Residents react positively (mostly) to DOT’s Bristol bridge solution

Most applaud DOT’s revised bridge replacement plan, though some worry that it’s still not enough

By Christy Nadalin
Posted 11/7/19

QUOTE

“The new traffic plan would still clog up the town to the detriment of businesses, and the elevation of the roadbed is not high enough to accommodate sea level rise.”

Patrick …

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Residents react positively (mostly) to DOT’s Bristol bridge solution

Most applaud DOT’s revised bridge replacement plan, though some worry that it’s still not enough

Posted

After the news broke last Wednesday that discussions between town officials, a private contractor and the Rhode Island Department of Transportation (DOT) resulted in a plan that will allow a lane of traffic to pass over Silver Creek bridge throughout next summer’s construction project, reaction from the community was (mostly) positive.

“I am truly relieved and thrilled that the powers that be worked together to make this happen,” said Susan Battle, executive director at Linden Place. “So many people find us by driving through town or walking by. I couldn’t help but think it was going to a really rough year if they closed that bridge.”

“This is certainly a positive move in the right direction,” said Jeff Hirsch, owner of The Lobster Pot. “The idea of a main road closure, especially during Bristol’s busiest time of year, was not realistic. I am sure this new plan will be received much more positively by residents and businesses.”

“What we have is not a perfect solution to the road closure, but a good compromise to at least keep one lane open at all times,” said Stephan Bridgidi, a downtown business and commercial real estate owner who was a vocal opponent of the original plan.

Mr. Brigidi co-signed a letter with Jen and Chip Cavallaro, owners of The Beehive, expressing their gratitude to both the local town officials and the DOT for coming up with more workable solution.

It appears that traffic will not be passing through in both directions when bridge replacement begins next summer. The DOT’s preliminary plan is for southbound traffic to flow unimpeded into town, while northbound traffic will be detoured for the final phase of the project, which was previously expected to completely close the bridge from July 6 through Aug. 28 of next year.

Workers are currently onsite doing prep work for the eventual bridge replacement, including utility, sewer and water line relocation. This phase one is expected to conclude in February, 2020. Following that, residents should expect one lane of closure through the remainder of the project, with attendant delays, with the exception of June 19 through July 5, when the bridge will be open in both directions for the Fourth of July celebration.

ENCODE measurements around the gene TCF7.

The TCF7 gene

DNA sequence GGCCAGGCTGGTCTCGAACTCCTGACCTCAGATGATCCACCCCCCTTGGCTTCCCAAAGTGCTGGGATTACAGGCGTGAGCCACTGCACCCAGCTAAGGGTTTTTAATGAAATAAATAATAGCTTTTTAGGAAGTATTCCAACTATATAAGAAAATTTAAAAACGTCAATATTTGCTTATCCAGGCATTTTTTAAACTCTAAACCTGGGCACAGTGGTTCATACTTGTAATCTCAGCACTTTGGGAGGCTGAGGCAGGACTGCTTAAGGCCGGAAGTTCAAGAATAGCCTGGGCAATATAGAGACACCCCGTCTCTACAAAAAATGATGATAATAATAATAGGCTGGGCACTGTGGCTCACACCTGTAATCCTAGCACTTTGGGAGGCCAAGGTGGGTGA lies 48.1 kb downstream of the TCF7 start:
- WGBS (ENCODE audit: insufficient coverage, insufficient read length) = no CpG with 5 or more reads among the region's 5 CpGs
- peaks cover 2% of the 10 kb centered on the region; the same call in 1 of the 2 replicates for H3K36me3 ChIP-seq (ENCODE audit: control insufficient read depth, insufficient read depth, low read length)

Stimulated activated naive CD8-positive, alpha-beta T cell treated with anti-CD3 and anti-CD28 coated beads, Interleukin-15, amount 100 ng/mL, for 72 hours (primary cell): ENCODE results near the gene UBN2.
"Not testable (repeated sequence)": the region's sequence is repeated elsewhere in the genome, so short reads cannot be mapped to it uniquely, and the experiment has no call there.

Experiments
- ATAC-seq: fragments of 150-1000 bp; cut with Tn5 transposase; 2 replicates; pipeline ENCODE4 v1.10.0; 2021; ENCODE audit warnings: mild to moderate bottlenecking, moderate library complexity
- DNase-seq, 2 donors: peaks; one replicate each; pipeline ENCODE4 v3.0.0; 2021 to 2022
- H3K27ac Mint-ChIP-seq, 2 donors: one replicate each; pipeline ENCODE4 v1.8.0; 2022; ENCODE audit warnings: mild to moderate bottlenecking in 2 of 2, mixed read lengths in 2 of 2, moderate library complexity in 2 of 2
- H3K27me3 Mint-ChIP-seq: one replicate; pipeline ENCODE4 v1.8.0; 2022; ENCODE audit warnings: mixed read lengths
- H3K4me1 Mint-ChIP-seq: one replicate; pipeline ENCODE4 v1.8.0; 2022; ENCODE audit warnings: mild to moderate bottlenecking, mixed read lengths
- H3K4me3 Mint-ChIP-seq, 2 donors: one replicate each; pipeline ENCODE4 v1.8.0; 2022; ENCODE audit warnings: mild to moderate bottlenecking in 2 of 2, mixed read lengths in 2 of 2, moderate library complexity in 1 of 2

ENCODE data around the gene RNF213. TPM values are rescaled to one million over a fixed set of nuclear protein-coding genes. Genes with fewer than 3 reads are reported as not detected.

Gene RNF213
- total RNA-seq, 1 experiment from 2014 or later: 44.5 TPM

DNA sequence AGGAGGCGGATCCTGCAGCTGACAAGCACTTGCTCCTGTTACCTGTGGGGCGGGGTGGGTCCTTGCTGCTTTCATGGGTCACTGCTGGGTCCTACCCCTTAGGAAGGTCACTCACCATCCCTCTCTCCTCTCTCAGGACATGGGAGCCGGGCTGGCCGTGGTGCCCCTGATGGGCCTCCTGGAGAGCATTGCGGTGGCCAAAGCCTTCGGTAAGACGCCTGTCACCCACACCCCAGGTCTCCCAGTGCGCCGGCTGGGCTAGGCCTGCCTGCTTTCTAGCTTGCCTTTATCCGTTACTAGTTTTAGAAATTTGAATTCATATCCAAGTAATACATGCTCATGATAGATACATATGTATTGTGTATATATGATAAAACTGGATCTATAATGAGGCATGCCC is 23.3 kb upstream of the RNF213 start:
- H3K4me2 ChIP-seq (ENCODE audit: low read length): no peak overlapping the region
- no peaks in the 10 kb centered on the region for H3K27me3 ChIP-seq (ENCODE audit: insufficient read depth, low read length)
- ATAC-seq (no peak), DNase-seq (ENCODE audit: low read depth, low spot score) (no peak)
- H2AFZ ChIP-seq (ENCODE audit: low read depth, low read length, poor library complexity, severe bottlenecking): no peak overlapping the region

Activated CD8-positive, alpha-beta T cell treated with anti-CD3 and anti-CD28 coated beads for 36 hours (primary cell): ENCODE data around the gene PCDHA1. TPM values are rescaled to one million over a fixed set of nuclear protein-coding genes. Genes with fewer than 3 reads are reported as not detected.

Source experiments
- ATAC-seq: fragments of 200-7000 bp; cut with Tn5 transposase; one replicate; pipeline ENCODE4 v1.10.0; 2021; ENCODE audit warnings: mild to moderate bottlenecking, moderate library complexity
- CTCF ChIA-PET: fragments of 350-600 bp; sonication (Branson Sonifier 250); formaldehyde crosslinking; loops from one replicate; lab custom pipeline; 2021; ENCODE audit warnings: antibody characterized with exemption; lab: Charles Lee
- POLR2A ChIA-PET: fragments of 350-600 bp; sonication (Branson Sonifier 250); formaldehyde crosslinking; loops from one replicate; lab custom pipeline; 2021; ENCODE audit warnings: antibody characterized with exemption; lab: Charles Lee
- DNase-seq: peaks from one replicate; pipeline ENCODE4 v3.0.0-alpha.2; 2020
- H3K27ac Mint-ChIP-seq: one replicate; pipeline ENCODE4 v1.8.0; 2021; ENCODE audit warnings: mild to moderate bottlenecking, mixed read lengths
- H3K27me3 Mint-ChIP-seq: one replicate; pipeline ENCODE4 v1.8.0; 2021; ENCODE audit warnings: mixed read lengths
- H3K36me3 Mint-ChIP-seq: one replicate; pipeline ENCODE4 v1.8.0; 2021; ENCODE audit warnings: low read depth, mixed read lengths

The additional cost for the plan to keep the single lane open for the final phase is $300,000, which is within the contingency budget for the project.

Plan still not good enough

Patrick Barosh, a Bristol resident and engineer who has been pitching alternate ideas for the project since its inception, is not entirely sold. “DOT is to be congratulated (for being) willing to make some changes, but they do not go nearly far enough and leave serious problems unresolved,” he said.

“The new traffic plan would still clog up the town to the detriment of businesses, and the elevation of the roadbed is not high enough to accommodate sea level rise.”

Calling the expected sea level rise “easily predictable,” Mr. Barosh noted that DOT has received a large influx of funds to combat climate change and sea level rise, yet here is a project liable to soon be impacted by exactly those issues, yet they are not addressed in DOT’s plan. “It is real, well known and must be addressed,” he said.

“I am sure that given a chance, the engineers in DOT could come up with a satisfactory solution to building an appropriate bridge without disrupting the town,” he said. “The town just needs to insist that they do.”

Mr. Barosh also noted that the town is missing an opportunity to beautify the area at little cost by bundling overhead wires with the other utilities alongside the bridge.

“DOT has worked well with other towns to satisfy their concerns, and they could do so for Bristol.”

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A lifelong Portsmouth resident, Jim graduated from Portsmouth High School in 1982 and earned a journalism degree from the University of Rhode Island in 1986. He's worked two different stints at East Bay Newspapers, for a total of 18 years with the company so far. When not running all over town bringing you the news from Portsmouth, Jim listens to lots and lots and lots of music, watches obscure silent films from the '20s and usually has three books going at once. He also loves to cook crazy New Orleans dishes for his wife of 25 years, Michelle, and their two sons, Jake and Max.